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The do’s and don’ts of treating nausea during pregnancy

Most women who have ever been pregnant are familiar with that queasy, lingering nausea that comes with carrying a baby. 

“Nausea during pregnancy is one of the most common and uncomfortable symptoms that impacts about 70% of pregnant women,” says Janelle Luk, MD, medical director and co-founder of Generation Next Fertility in New York City. 

What causes nausea during pregnancy?

“Nausea is linked to the pregnancy hormone (human chorionic gonadotropin [or HCG] hormone), which is released when the fertilized egg attaches to the uterine lining,” Dr. Luk says. 

What week of pregnancy does nausea start?

Nausea is usually most severe during early pregnancy within the first trimester (which includes up to week 13 of pregnancy), and may even be associated with vomiting. Luckily, symptoms should start to disappear in the second trimester after HCG hormone has peaked. Unfortunately for some women, pregnancy nausea can last all nine months. You’ve probably heard the term “morning sickness,” but that’s a misnomer. It should really be called “all day sickness” because the truth is that it can strike at any time of the day or night. And it feels awful.

The good news is, the typical nausea and vomiting related to hormone changes experienced during pregnancy is unlikely to harm your baby. If nausea and vomiting is so severe that you can’t keep any food or fluids down—a condition known as hyperemesis gravidum—medical attention should be obtained since if left untreated has the potential to be harmful to the developing fetus. More on this in a bit. Aside from this very rare scenario, pregnancy nausea and vomiting is harmless. To the baby.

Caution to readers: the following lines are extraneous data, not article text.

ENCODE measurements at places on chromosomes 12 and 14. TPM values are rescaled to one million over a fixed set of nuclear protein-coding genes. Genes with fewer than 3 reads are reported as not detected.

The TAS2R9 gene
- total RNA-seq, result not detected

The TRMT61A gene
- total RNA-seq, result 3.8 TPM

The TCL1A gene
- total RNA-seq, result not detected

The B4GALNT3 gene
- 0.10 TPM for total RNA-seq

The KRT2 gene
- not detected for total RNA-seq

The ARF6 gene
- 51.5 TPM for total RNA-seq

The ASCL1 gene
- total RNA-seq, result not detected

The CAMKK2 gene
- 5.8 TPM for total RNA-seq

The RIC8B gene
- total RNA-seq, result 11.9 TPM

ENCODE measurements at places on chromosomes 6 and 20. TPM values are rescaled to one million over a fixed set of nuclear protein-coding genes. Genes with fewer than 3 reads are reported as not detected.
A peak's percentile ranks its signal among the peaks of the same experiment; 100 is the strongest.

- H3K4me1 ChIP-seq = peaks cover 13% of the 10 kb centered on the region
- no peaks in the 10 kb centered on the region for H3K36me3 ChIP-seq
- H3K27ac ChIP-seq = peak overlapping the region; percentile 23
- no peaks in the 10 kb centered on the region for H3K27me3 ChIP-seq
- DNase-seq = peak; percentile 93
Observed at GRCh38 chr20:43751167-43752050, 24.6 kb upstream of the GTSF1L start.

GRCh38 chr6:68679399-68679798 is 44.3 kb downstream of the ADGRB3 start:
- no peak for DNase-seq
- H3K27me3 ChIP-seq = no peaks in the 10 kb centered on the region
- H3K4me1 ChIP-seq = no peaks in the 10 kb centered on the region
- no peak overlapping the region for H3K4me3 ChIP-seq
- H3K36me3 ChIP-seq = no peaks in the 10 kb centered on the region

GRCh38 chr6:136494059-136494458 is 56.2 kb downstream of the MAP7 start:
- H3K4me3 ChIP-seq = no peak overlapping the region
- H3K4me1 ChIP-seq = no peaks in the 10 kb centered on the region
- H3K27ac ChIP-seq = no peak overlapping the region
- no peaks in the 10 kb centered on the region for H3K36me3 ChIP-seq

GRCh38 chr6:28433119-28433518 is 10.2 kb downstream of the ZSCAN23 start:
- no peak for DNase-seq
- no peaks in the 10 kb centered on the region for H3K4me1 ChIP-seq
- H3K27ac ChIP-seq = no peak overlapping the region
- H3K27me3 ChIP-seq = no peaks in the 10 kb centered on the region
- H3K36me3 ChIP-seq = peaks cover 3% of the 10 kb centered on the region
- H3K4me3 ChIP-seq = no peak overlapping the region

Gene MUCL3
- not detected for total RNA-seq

For the baby’s mama, it’s a relentless queasiness that makes you want to hide in bed all day (as long as there’s a bathroom nearby). Here’s how you can battle through.

Lifestyle changes and natural nausea remedies to try

Outside of pregnancy, nausea might have you running to the pharmacy for an over-the-counter (OTC) solution. However, drug choice requires more thought when you’re carrying a little one. 

Often, pregnant women are able to manage their nausea on their own, according to Rebecca Berens, MD, assistant professor of family and community medicine at Baylor College of Medicine in Houston. 

“Home remedies with small, frequent, bland snacks, such as saltine crackers [may be enough],” says Dr. Berens. “Hard candies such as peppermints, sour candies, and commercial products such as ‘Preggie Pops’ can also be effective. Products containing ginger are known to be helpful, such as ginger candies and ginger teas.” 

Family nurse practitioner and owner of Staunton Primary Care in Cincinnati, Ciara Staunton agrees. She also says that avoiding nausea triggers is important. 

“Examples of some triggers include stuffy rooms, odors (e.g., perfume, chemicals, food, smoke), heat, humidity, noise, and visual or physical motion,” says Staunton. “Quickly changing positions and not getting enough rest/sleep may also aggravate symptoms. Lying down soon after eating and lying on the left side are additional potentially aggravating factors.” She explains that this could slow down digestion and keep food in your stomach for longer.

Here’s a checklist of natural remedies to try if you experience nausea while pregnant:

  • Eating small meals or bland snacks (like hard candies or dry toast)
  • Trying ginger products (like ginger candies, ginger teas, or ginger ale)
  • Limiting acidic or spicy foods
  • Avoiding stuffy rooms or strong odors
  • Getting enough rest